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Confessions Of A California Palate

By Charles Olken

Let’s face it. I taste thousands of California wines every year, both for publication here in Connoisseurs’ Guide to California and because there are plenty of great tastings available in which someone else is pouring the best of California. I just can’t resist.

But, as much of a Californian as I have become in my five decades here, I have never felt the need to proclaim our very good local efforts as anything other than that. Yes, I make comparisons, and I have more than once put California wines at the forefront of my judgments.

Glad to get that out of my way.

Now on to the real matters at hand.

I have too often seen California wines described as if all were made of the same narrow cloth—and I saw that same mistaken bias show up again in a tasting of White Burgundies just days ago. Now, far be it from me to criticize my fellow tasters. Most are experienced makers and sellers of California wine, and several have been at it for at least as long as I have. But here is what happened, and it has me scratching my head and wondering where I went wrong.

We gathered at the deliciously delightful Piperade restaurant in downtown San Francisco to taste ten White Burgundies blind. The group has been tasting Burgundies as a side note to their careers in California wine for some three decades now, so this was not some new venture for these folks. I was happy to be an invited guest.

It is the wont to the group to insert a ringer in each tasting. You can imagine, California, New Zealand, even Aussie Pinot Noirs and Chardonnays as a logical outsider. But in this case, the wine was a Chardonnay from the south of France—Limoux to be exact. We, of course, did not know which wine was the ringer nor its provenance. But, it is part of the proceedings for each who cares to guess, to put a dollar into the pot and winner takes all.

No one got the ringer, and this $35 wine did quite well matched up with Corton-Charlemagnes and hyphenated Montrachets and their ilk. But that, in itself is not the story.

We wine most often nominated as the ringer, including by yours truly, was a rich, fruity, outgoing effort, a 2010 Joseph Drouhin Chassagne-Montrachet Morgeot Marquis Laguiche. My table mate, during the tasting, leaned over to me and whispered that the wine was totally New World and that it was so fruity that he wondered about residual sugar and botrytis. The winery website describes it as a marvelous blending of mellowness and acidity. I rated it second, while the group rated it sixth because a couple of folks rated it tenth on the grounds that it was the outlier.

Well, outlier or not, this lovely wine stood out because it was more generous than so many of its fancy counterparts. And that is the real lesson here. This wine was indeed an outlier, along with the Limoux. But it was tasty and those of us who liked it and thought it to be the ringer were guessing it to be either California from one of the better vineyards like Hyde, Hudson, Ritchie and the like—or possibly a Western Australia Chardonnay, possibly Leeuwin Art Series or Cullen.

We missed it because we had a preconceived notion that all White Burgundies had to be tight and still developing, which was the case with so many of the very good wines in the tasting. I brought a Latour Corton-Charlemagne rated third by the group overall, and my notes called it “younger”.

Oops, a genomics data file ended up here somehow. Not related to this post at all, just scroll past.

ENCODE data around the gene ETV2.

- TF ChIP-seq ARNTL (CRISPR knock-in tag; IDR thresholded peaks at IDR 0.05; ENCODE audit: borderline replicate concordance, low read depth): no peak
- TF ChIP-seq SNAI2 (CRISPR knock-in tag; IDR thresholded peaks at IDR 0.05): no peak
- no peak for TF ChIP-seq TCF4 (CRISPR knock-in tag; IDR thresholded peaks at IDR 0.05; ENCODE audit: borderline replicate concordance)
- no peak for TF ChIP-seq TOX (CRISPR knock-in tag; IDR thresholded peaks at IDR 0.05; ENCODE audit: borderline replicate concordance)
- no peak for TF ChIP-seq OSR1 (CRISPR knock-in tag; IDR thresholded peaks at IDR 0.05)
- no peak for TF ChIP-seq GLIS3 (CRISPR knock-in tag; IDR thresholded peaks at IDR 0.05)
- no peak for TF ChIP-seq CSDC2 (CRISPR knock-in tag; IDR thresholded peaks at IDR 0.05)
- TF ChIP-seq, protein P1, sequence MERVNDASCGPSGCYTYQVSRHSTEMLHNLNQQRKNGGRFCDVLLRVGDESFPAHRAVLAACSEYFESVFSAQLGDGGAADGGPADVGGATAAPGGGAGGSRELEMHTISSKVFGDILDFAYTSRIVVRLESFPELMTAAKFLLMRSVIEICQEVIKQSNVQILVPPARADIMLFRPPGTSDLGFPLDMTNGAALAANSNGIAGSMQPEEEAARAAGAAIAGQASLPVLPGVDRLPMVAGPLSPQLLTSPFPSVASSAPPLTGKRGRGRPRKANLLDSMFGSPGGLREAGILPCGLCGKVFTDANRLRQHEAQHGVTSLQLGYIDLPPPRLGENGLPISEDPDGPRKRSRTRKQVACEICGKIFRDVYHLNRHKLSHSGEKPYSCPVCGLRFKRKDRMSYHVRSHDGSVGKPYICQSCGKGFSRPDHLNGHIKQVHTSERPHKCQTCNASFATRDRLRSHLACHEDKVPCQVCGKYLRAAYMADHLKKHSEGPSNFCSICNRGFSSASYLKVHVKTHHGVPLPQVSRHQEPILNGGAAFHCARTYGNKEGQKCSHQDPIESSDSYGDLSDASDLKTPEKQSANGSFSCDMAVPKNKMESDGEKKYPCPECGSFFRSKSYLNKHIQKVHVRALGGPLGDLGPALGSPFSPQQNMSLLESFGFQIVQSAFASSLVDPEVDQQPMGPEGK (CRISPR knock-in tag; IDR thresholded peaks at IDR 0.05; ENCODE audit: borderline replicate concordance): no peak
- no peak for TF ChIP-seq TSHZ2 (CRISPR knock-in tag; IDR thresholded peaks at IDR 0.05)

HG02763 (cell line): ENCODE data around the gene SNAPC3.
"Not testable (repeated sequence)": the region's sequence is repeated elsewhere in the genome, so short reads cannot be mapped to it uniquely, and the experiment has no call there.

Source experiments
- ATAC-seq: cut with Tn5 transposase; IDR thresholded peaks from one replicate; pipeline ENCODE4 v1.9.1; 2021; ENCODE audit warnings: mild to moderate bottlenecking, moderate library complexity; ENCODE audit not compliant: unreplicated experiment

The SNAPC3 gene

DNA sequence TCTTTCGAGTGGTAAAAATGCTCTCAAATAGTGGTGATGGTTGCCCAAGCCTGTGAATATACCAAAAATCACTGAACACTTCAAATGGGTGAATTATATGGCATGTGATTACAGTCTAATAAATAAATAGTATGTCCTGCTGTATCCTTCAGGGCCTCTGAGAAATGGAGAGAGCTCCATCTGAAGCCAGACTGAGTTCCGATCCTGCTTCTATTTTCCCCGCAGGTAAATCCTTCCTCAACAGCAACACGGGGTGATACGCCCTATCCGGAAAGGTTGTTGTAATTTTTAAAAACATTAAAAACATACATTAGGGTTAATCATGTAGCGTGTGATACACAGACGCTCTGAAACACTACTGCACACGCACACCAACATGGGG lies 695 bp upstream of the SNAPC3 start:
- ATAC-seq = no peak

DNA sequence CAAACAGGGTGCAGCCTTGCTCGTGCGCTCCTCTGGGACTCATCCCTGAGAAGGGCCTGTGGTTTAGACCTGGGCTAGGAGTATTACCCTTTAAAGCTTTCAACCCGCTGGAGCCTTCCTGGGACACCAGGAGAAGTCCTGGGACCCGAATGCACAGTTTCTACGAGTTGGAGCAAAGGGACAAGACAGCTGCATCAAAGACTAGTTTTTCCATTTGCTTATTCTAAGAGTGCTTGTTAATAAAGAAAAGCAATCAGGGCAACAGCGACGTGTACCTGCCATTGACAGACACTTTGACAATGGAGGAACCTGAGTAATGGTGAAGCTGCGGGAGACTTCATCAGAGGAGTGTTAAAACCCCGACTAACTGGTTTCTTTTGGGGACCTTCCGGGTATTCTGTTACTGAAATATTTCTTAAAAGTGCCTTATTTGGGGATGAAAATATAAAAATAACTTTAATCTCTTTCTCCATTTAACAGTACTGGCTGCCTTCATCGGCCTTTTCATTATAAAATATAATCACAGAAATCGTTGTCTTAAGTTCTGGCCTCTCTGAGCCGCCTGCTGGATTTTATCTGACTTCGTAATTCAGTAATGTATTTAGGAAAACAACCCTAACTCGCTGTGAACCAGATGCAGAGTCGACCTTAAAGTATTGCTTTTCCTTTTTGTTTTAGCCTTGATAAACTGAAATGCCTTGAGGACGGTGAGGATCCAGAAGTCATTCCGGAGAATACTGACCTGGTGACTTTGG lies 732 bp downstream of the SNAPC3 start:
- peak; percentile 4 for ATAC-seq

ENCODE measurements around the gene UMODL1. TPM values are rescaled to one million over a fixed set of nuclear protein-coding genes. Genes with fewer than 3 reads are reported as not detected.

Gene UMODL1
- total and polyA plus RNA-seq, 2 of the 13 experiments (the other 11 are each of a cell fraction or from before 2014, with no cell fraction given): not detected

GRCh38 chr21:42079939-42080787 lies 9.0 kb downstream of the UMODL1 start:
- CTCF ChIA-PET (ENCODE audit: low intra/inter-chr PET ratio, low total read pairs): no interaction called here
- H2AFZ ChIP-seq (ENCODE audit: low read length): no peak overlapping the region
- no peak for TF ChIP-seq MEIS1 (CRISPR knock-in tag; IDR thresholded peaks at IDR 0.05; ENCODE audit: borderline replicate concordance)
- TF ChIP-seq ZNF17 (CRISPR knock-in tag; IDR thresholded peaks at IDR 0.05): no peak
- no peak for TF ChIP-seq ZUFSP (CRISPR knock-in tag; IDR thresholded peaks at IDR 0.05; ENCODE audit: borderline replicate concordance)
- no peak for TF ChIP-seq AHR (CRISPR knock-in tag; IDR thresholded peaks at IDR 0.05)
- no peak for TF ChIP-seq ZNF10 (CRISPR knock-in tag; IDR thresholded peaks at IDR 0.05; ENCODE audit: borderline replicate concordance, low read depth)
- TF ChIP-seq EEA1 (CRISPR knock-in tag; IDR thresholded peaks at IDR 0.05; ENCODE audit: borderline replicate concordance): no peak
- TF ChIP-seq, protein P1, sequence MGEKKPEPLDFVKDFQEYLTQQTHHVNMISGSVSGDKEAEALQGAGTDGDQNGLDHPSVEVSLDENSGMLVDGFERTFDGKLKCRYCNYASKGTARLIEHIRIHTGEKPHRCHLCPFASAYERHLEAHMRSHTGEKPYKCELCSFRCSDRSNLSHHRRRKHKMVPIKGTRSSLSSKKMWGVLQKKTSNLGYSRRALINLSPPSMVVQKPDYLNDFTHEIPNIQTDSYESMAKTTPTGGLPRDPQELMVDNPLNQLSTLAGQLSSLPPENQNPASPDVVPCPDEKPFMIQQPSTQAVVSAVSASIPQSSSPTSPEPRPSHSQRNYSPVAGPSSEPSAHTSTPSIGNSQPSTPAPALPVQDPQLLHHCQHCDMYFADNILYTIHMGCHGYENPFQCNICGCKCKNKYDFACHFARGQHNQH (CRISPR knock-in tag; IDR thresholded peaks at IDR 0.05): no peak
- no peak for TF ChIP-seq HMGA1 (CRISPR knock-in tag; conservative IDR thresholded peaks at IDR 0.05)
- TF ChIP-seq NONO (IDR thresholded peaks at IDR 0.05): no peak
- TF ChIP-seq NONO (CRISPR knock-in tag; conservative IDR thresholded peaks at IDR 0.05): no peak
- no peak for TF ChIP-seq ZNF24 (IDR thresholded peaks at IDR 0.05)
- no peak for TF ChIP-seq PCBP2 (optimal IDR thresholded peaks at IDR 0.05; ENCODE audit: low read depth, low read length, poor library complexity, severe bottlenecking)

So, yes, generalizations abound, and a bunch of experienced pros fell victim to them. It was not the first time and it won’t be the last, and, truth be told, this was a pretty darn good group of wines with no real clear winner and save for the one slightly corked bottle and one bottle going over the hill, both of which finished at the bottom of the rankings by large margins, all the wines were well appreciated.

Still, this tasting reinforces something I argued over on the Steve Heimoff blog regarding New Zealand Sauvignon Blancs. There is a general style to which many wines adhere, but not all, and to accuse all NZ Sauv Blancs of being high in acid and smelling like cat pee on a juniper bush simply misses the mark as clearly as saying that all California Sauv Blancs suffer from Chardonnization.

Everyone gets it wrong once in a while. Fortunately, it is just wine we are talking about.


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"Confirmation bias" and white Burgs
by Bob Henry
Posted on:5/22/2016 2:01:00 PM

The bias you refer to is this one:

French has gone through some pretty lean vintages lately.

A wine from a "better" (sans hail/frost/excessive or untimely rain) vintage would definitely stand out against wines from mediocre vintages like 2011 and 2012 and 2013.

What was the spectrum of vintages tasted?

(At my organized Chardonnay comparison tastings, I threw in one or more "ringers."  When tasting white Burgs, I threw in California Chards like Peter Michael and Mt. Eden and Stony Hill made in a more "Burgundian" style.

The tasting participants fully embraced them as French wines, and praised them accordingly.  Only after the "top 3" preference vote was recorded were the paper bags taken off the wines, and their identities revealed.  The participants were pleased to see the California wines earn their acclaim.

I have done similar comparison tastings with red Burgs vs. California Pinot Noirs.  And red Bordeaux vs. California Cabs and Cab-blends.

With red Bordeaux inserted into a California line-up, their "French funk" [brettanomyces?] bouquet gave them away . . .

The converse was never the circumstance: California Cabs and Cab-blends inserted into red Bordeaux tastings never stood out.  The absence of "funk" was simply accepted without question.)

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